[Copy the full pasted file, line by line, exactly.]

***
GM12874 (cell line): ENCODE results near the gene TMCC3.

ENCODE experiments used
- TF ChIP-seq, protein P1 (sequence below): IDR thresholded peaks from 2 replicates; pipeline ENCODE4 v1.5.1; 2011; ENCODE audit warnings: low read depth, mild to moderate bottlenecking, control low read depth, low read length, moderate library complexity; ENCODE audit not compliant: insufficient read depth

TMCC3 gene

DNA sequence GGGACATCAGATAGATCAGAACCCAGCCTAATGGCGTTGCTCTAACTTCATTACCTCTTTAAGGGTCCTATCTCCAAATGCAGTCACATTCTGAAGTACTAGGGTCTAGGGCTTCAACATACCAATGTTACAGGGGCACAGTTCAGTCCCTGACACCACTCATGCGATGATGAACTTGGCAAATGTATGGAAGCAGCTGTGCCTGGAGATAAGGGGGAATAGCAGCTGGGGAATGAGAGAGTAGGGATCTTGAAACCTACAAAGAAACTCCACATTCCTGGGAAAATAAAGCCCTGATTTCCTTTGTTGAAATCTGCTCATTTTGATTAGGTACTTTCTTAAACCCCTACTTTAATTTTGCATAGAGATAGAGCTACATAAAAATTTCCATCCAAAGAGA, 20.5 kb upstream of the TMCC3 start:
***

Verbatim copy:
GM12874 (cell line): ENCODE results near the gene TMCC3.

ENCODE experiments used
- TF ChIP-seq, protein P1 (sequence below): IDR thresholded peaks from 2 replicates; pipeline ENCODE4 v1.5.1; 2011; ENCODE audit warnings: low read depth, mild to moderate bottlenecking, control low read depth, low read length, moderate library complexity; ENCODE audit not compliant: insufficient read depth

TMCC3 gene

DNA sequence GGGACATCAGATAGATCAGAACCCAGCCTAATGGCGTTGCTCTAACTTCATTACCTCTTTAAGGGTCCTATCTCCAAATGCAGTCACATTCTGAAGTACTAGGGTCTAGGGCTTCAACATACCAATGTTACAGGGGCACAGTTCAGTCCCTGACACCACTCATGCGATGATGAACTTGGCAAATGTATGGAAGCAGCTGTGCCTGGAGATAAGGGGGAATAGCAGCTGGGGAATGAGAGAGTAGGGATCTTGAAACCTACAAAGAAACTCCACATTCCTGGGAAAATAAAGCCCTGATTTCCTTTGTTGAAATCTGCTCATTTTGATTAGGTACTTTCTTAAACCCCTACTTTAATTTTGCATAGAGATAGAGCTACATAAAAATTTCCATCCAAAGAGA, 20.5 kb upstream of the TMCC3 start: